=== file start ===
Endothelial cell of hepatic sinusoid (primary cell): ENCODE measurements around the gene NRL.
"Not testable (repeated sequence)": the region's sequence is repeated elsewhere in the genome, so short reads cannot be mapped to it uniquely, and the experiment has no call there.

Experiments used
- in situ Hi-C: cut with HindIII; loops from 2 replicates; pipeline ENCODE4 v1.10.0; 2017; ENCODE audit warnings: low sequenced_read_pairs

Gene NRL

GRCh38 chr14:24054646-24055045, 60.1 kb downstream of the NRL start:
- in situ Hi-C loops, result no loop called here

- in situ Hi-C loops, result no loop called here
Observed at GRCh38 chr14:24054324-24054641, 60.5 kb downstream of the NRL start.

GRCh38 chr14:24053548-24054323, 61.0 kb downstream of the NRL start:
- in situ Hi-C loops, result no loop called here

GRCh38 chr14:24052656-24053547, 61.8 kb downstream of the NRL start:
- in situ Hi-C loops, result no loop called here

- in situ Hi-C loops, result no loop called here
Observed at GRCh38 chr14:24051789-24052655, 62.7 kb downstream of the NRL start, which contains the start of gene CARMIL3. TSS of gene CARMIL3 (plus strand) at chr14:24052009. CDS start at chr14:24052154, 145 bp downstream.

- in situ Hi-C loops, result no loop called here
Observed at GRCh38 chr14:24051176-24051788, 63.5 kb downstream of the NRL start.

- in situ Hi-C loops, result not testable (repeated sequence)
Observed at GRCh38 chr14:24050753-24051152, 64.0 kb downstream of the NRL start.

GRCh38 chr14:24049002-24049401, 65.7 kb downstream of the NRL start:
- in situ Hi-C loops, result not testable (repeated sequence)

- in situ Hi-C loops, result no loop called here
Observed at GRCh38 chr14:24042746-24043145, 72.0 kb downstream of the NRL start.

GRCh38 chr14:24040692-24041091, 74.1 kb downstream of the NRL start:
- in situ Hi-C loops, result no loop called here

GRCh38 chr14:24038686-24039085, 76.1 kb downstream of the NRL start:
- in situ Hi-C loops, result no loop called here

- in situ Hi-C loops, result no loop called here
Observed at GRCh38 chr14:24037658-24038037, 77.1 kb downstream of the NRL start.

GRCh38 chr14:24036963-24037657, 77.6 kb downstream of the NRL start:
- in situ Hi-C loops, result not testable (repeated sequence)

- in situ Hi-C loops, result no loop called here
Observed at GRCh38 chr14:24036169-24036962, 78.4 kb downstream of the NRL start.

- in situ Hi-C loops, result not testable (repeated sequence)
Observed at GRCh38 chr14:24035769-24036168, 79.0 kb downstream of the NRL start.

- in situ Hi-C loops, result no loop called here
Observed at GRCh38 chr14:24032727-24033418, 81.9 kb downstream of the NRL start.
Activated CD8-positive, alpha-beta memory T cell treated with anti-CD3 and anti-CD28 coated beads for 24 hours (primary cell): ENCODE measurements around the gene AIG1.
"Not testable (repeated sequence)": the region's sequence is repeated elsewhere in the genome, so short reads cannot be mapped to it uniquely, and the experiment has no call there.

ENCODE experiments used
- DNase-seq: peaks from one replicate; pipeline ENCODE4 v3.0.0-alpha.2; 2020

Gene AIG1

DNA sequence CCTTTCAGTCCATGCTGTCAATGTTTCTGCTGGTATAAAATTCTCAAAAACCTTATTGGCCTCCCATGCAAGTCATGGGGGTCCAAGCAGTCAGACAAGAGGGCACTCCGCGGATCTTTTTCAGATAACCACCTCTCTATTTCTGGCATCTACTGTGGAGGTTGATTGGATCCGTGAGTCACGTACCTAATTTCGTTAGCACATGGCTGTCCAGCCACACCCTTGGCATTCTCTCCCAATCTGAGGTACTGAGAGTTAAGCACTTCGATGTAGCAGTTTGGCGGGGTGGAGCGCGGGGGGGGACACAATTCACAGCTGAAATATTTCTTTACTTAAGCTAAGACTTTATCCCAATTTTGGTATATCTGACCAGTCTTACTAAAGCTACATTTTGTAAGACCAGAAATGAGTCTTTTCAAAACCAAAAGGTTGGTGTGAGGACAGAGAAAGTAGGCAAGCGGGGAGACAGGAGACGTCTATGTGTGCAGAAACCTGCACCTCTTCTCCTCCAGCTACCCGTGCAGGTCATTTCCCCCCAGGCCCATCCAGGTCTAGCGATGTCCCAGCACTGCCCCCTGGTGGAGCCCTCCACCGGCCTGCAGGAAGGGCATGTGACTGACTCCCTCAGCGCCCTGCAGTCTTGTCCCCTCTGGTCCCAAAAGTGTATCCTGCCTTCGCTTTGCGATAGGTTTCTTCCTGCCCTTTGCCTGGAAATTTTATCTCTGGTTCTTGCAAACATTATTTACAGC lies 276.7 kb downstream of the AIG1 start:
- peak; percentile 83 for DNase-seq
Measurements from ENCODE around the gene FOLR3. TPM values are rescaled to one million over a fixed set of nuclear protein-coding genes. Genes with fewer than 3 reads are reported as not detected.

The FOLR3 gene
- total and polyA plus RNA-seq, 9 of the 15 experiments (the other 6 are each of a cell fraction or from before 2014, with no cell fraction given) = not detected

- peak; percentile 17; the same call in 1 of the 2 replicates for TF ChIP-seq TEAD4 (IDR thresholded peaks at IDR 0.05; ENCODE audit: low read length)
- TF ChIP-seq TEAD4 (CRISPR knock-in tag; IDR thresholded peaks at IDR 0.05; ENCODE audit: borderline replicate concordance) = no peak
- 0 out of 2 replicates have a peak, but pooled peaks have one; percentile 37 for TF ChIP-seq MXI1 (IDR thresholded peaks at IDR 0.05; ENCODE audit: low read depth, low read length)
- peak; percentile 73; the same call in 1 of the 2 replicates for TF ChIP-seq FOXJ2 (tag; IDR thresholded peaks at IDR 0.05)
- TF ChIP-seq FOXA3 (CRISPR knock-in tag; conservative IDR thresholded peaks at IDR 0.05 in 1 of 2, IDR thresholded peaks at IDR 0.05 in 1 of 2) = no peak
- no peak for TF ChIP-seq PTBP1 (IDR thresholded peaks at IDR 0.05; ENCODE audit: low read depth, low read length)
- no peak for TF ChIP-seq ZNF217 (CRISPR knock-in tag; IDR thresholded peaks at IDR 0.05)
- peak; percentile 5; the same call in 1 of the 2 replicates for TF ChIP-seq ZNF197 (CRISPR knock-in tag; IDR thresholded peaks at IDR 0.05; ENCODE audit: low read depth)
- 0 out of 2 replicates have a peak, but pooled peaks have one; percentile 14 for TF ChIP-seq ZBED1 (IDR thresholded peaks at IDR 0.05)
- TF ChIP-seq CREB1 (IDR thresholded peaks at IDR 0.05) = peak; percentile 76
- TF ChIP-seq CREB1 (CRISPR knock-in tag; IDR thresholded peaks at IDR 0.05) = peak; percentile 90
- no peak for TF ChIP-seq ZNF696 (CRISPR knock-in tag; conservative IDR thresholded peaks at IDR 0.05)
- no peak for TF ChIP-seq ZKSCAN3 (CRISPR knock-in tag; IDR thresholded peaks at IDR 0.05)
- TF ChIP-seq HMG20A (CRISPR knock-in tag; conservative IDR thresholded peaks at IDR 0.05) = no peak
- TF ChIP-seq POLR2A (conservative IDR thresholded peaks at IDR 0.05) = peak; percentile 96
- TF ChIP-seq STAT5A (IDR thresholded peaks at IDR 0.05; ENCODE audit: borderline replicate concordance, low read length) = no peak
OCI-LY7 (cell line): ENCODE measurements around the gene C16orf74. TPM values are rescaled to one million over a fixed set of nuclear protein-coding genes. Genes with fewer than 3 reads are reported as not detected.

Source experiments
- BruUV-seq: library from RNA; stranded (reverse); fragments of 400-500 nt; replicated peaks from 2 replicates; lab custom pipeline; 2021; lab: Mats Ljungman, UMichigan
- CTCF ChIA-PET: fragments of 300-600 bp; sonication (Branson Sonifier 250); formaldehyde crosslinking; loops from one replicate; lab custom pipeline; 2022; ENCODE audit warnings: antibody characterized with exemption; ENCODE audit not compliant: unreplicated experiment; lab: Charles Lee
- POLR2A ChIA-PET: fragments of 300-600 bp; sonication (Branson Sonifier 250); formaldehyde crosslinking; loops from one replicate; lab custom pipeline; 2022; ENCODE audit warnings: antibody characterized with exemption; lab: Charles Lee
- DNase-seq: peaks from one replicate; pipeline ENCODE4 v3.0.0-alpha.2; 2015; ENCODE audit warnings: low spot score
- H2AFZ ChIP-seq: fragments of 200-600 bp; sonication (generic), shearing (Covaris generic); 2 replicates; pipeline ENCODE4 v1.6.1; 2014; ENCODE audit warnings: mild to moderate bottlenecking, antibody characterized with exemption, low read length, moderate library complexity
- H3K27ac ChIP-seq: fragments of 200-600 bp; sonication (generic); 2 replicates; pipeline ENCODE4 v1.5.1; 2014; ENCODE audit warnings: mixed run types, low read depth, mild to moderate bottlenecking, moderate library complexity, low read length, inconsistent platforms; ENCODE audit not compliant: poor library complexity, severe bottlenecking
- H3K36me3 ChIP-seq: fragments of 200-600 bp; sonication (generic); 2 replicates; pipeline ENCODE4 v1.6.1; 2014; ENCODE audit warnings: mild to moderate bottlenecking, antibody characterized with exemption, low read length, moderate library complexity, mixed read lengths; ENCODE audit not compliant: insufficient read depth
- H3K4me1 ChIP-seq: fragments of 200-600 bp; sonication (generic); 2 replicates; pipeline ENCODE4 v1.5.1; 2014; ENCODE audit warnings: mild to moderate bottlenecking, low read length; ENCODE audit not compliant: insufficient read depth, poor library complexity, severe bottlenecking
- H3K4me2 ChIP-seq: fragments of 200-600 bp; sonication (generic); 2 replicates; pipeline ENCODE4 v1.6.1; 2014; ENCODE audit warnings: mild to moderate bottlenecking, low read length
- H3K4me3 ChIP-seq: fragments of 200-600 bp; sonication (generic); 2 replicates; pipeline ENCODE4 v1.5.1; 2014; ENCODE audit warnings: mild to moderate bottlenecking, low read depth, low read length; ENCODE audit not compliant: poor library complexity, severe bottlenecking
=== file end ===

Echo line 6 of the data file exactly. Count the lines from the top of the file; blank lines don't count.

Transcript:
GRCh38 chr14:24054646-24055045, 60.1 kb downstream of the NRL start: